The Spectator

Barometer | 9 November 2017

Also in Barometer: the terrible toll of Latin American gun deaths

Pennies from haven

Last week’s huge leak of the ‘Paradise Papers’ has put the Channel Islands and the Isle of Man in the spotlight. But the original tax haven was actually New Jersey, not Jersey.
— New Jersey was struggling financially in the 1880s until governor Leon Abbett liberalised the state’s incorporation laws. This persuaded many companies to set up there rather than in New York, where they were doing business.
— In return, New Jersey charged a franchise tax. It has since lost its status as a tax haven, but it was copied by neighbouring Delaware, which still hosts the corporate HQs of many US companies.

Shooting stars

With 3.65 gun deaths per 100,000 population in 2016, how does the United States compare internationally?

Singapore 0.03

Japan 0.04
South Korea 0.05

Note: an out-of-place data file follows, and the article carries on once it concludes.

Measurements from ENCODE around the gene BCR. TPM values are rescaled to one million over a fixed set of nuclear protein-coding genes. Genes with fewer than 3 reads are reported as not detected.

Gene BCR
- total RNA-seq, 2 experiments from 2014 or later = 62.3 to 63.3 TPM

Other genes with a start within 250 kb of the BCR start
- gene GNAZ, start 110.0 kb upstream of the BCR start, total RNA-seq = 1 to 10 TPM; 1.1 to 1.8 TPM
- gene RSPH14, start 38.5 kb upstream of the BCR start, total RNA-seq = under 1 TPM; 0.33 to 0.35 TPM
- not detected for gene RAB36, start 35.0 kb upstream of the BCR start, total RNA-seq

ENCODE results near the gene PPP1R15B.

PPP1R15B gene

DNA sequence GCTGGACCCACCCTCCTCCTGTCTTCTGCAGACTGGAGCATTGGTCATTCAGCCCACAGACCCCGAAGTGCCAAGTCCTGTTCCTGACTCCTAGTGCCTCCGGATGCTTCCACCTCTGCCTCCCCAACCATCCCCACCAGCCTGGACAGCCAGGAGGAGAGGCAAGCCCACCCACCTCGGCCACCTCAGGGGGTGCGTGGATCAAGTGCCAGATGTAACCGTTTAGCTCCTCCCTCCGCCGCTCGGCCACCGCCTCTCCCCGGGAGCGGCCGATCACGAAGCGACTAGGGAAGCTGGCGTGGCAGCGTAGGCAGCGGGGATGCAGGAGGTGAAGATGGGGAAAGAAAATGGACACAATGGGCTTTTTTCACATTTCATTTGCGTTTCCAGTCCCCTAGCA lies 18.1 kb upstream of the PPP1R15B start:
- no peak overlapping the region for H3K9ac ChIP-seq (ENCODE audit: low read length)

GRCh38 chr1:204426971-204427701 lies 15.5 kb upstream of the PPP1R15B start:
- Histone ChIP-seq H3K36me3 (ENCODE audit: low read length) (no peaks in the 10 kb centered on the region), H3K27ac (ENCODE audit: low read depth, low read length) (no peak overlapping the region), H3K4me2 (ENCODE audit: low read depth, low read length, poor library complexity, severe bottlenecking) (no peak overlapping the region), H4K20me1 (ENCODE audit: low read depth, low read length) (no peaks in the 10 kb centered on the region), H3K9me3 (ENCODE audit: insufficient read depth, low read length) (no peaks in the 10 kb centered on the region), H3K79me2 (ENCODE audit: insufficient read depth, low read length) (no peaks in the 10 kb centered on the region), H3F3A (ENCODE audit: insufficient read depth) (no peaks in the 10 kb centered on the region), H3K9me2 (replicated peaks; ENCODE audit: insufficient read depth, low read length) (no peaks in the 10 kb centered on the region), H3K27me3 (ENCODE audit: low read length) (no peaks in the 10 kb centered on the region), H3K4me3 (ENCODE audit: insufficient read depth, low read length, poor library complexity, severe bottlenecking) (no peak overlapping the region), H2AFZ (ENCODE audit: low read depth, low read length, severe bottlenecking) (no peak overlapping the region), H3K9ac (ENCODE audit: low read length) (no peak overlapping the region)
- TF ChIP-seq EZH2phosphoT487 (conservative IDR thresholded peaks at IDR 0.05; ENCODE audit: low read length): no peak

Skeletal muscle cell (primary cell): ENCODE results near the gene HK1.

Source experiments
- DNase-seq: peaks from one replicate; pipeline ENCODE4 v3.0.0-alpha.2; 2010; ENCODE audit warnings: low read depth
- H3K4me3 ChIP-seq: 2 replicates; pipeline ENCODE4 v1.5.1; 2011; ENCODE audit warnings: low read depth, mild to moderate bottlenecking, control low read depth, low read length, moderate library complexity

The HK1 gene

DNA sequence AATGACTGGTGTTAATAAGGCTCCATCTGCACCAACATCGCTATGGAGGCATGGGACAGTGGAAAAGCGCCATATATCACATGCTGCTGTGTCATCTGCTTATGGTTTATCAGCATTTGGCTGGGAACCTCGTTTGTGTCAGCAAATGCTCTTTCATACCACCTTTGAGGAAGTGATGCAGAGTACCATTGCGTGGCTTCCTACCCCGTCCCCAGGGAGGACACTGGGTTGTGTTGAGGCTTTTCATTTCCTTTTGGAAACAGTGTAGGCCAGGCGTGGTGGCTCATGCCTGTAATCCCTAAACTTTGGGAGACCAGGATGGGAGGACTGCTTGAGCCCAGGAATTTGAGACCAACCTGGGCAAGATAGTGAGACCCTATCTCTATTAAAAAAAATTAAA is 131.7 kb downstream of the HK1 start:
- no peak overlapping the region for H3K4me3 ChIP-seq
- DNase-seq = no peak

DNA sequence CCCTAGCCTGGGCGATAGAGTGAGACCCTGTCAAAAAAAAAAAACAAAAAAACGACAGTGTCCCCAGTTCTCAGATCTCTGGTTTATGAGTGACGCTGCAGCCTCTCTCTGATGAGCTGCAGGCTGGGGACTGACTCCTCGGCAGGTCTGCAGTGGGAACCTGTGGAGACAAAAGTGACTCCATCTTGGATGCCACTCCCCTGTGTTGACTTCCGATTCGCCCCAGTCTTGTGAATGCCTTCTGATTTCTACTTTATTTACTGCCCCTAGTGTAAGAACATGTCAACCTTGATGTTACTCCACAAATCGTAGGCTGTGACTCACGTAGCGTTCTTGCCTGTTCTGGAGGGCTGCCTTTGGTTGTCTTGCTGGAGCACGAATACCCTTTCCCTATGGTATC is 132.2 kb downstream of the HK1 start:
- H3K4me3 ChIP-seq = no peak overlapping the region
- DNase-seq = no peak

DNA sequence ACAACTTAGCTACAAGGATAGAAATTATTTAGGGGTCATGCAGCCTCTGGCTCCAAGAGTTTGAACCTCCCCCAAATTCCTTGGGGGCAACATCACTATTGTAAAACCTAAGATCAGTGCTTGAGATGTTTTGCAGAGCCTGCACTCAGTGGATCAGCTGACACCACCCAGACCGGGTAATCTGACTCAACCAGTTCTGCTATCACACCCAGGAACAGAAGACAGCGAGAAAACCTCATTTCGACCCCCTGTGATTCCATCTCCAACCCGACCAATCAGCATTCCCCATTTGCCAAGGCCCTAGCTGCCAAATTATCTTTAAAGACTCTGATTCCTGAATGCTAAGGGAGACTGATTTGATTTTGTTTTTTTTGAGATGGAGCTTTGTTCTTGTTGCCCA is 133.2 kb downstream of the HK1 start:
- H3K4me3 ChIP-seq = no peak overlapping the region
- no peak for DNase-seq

China 0.06
UK 0.07
El Salvador 40.29

Venezuela 34.77
Guatemala 26.81
Colombia 25.94

Honduras 20.56

Source: Institute for Health Metrics and Evaluation

Lost profits

When corporations shift their profits for tax purposes, which G7 nations lose the most in terms of GDP percentage?

US 1.66%
Japan 1.37%
France 1.06%
Germany 0.61%
Italy 0.38%
Canada 0.27%

UK 0.06%

The countries which have made the biggest losses worldwide are Guyana and Chad (both 8.05%). Those making the most from profit-shifting are Cyprus (1.3%), the Kyrgyz Republic (1.32%) and Macedonia (1.32%).
Source: UN World Institute for Development Economics Research, using IMF data

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